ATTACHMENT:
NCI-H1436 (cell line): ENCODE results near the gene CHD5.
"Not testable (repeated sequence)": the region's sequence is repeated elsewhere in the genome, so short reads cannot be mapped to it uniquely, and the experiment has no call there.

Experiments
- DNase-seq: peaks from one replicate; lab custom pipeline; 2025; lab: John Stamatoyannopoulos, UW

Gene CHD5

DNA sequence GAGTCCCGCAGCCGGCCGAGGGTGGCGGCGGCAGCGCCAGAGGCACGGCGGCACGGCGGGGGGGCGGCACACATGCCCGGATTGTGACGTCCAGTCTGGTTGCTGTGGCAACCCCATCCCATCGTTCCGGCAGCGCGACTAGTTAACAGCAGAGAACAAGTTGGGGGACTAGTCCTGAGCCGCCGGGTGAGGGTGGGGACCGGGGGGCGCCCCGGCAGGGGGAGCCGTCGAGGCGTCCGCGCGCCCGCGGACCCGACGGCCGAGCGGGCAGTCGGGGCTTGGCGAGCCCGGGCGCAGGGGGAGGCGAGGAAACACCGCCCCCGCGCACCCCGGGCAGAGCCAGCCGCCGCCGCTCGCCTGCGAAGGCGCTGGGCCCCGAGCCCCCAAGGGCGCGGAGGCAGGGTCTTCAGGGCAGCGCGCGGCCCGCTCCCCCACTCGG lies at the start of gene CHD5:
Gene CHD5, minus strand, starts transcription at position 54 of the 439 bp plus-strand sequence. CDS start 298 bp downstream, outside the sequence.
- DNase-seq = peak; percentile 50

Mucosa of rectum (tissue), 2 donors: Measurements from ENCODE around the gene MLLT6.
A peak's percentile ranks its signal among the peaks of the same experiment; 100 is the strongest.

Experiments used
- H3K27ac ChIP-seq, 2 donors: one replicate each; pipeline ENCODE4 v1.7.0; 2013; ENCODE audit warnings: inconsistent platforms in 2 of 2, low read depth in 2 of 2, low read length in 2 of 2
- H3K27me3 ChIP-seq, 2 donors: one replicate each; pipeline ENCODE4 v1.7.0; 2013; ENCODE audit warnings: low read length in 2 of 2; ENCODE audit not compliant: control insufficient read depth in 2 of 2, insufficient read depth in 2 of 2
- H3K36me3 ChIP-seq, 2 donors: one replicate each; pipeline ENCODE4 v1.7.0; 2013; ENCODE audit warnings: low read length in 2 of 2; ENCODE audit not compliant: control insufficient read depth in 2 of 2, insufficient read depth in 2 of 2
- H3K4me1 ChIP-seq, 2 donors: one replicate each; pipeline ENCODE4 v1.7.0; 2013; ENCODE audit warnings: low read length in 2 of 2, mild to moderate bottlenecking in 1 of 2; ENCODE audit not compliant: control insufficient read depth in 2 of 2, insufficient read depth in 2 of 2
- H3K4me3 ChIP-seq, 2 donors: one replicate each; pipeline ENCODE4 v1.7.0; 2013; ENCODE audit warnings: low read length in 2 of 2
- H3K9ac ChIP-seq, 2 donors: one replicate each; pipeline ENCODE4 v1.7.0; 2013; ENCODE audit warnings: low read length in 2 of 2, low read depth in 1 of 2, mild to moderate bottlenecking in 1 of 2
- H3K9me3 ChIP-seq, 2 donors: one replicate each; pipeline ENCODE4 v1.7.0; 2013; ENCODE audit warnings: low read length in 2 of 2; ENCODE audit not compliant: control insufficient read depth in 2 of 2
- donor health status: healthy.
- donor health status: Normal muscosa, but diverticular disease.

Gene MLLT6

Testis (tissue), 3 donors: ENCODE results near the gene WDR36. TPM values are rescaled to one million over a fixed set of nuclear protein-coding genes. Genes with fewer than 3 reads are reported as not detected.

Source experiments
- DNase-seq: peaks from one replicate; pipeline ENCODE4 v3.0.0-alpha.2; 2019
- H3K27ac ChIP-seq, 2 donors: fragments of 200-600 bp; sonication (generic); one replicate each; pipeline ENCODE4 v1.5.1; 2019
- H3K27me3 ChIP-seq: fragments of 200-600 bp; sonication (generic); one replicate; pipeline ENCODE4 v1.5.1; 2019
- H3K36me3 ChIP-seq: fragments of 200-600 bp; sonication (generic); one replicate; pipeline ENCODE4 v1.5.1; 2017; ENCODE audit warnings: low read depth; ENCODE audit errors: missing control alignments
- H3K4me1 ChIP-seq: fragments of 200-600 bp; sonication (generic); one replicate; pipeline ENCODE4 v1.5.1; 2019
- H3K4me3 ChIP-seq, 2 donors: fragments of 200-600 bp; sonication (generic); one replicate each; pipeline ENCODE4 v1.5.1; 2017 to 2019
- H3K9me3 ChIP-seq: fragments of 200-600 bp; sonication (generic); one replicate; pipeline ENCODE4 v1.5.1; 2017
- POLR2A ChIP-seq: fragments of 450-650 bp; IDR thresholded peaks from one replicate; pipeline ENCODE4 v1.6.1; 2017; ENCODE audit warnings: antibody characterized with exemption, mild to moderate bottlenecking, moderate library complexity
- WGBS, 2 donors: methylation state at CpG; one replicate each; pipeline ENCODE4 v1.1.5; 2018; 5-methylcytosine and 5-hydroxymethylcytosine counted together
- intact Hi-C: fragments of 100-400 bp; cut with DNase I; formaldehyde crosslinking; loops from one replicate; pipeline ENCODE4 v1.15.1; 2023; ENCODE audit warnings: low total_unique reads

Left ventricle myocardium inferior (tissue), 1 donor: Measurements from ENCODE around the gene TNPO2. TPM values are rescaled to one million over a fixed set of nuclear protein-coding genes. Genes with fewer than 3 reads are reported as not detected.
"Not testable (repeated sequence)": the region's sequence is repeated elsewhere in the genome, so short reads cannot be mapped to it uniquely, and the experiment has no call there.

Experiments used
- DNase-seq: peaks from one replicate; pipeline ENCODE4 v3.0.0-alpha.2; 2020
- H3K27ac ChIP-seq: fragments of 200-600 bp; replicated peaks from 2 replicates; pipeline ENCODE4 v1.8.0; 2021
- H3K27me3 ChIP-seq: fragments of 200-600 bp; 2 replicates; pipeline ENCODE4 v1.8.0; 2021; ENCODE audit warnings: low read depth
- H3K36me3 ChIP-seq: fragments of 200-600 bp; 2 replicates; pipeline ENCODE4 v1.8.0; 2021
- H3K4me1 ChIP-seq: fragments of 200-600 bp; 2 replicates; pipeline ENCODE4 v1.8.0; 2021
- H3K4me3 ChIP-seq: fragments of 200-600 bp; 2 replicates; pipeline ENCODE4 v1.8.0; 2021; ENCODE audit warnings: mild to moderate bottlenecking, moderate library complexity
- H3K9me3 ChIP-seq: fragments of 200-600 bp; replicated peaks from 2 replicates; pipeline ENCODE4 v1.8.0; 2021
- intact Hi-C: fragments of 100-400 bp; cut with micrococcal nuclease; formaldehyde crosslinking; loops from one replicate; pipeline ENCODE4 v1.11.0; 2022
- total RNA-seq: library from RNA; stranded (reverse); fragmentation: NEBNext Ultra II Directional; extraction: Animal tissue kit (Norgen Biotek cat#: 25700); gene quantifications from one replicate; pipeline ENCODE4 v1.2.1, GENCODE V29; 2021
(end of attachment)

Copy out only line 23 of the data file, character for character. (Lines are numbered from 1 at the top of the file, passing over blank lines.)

Source experiments